The Cathode Ray Tube site
History and Physics Instruments
The Crookes Y tube (Crookes nr 6)
Demonstrates that the electrons go in a straight
line and won't go through the bend following the
Crookes dark space tube
made by Pressler
activated dark space tube
The Crookes dark space tube (Crookes nr 1)
Shows the dark space on the left and right side of the
round metal plate in the middle of the tube. In this case
the metal plate must be negative and the two side
electrodes must be connected to the positive side of the
source. The size of the dark space depends on the
amount of pressure (vacuum).
An early made Crookes dark space tube made before 1900 with blue glass seals.
Two very early Crookes tubes.
With envelope diameters of about 6 centimeters, one with metal electrodes, the other with pyramidal shaped carbon electrodes. The tube with the small ball electrodes is a tube with an absolute vacuum, there is no glow or spark in the tube even with very hight tensions, that even after all those years! Darkening on the glass suggests restoring the vacuum due to heat in the past.
The other tube has some gas molecules which will give a discharge when activated, the odd electrodes are still a mystery.
The "gassy tube" has strange electrodes.
The Crookes heating effect tube (Crookes nr 21)
Shows the effect of a stream of electrons creating
heat when they hit a platinum foil.
Early Crookes uranium glass discharge tube .
Tube under UV, in working order it must have looked like this.
Crookes discharge tube (Crookes nr 2) which was sold
by three or five the same models but with different sorts of glass
like Didym, uranium or lead glass which fluorescence
different colors, like: green, blue-white, blue, red and yellow.
Click for a larger picture
The Railway tube (Crookes nr 11)
The electrons bounced at the paddles covered
with a small amount of phosphor will turn
the paddlewheel and move from one to the other
side of the tube. In fact it is the heat which is
present when the electrons strike the vanes that
turns the peddle wheel similar as the Radiometer.
Several scientists like Maxwell and Puluj stated
this although Crookes was convinced of the
electron force theory. Eventually it was Thomson
who proved that the electron force in the tube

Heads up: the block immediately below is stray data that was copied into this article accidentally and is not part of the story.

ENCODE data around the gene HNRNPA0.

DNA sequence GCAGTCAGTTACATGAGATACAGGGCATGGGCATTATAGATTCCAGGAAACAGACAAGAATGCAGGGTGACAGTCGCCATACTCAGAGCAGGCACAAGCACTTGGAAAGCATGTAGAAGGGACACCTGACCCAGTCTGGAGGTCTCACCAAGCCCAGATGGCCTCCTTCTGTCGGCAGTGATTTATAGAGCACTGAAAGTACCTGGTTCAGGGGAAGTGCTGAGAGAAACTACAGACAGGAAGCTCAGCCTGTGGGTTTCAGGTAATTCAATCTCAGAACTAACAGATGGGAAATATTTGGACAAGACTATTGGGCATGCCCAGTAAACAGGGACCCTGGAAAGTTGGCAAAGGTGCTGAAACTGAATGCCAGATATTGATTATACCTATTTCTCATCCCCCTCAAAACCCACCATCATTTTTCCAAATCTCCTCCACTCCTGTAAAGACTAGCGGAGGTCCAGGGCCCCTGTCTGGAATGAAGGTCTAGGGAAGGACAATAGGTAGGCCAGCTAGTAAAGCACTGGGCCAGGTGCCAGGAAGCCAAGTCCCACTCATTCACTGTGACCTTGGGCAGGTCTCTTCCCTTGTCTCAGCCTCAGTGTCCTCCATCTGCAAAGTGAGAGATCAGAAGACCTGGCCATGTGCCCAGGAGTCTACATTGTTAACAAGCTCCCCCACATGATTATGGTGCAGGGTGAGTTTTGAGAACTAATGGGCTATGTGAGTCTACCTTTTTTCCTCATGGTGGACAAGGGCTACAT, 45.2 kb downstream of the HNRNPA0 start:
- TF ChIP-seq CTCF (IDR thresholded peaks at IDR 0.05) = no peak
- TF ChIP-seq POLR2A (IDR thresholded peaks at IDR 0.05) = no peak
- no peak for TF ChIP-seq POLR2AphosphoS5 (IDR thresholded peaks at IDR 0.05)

necessary to move the wheel was insufficient.
Here a drawing from the Deschanel 1869 Physics book describing the absolute vacuum tube as a perfect isolator.
Notice the similar electrodes.
Early Crookes Y tube
made last quarter of the 19th century
The Crookes mill tube (Crookes no 17)
This tube has several names, in German wasserrad
röhre or mühl röhre which means water mill tube or
mill tube, in English sometimes paddle wheel tube.
The wheel will turn clock or counterclockwise
depending on the magnet poles which deflects the
electron beam to the vanes.
This tube is made before 1899 by the French maker
Radiguet in Paris as stated on the label.
When Massiot joined the firm in 1899 it became
known as Radiguet & Massiot. The store was located
on Rue des Filles du Calvaire in the center of Paris.
The storefront of Radiguet in Paris.
Crookes Y tube.
made by Müller Uri early 20th century.
Activated arms of the tube.
Crookes mill tube
made by Radiguet end of the 19th century
Early 1900 Crookes no21
Heating effect tube
Maker Müller-Uri (reference collection Harvard University)
Close-up of the platinum foil
Early Crookes no21
Heating effect tube
first quarter 20th century.
Maker Müller-Uri (reference collection Harvard University)
Heating effect X-Ray tube height 42cm
This tube sold by Kipp & Zonen ca 1920 was also used as a demonstration x-ray tube.
Probably produced by Emil Gundelach Germany.
The axis of the foil foil has an angle of 45 degrees which was perfect for classroom X-ray demonstrations.
Early E/M tube after Wehnelt ca 1920
This rare tube was used for demonstrating the curving of the cathode ray by a magnet and as a substitute for the classic Thomson E/M tube with an Helmholtz coil. The oxide cathode produced a fine cathode ray beam. There are only six types of Wehnelt tubes known. Look here.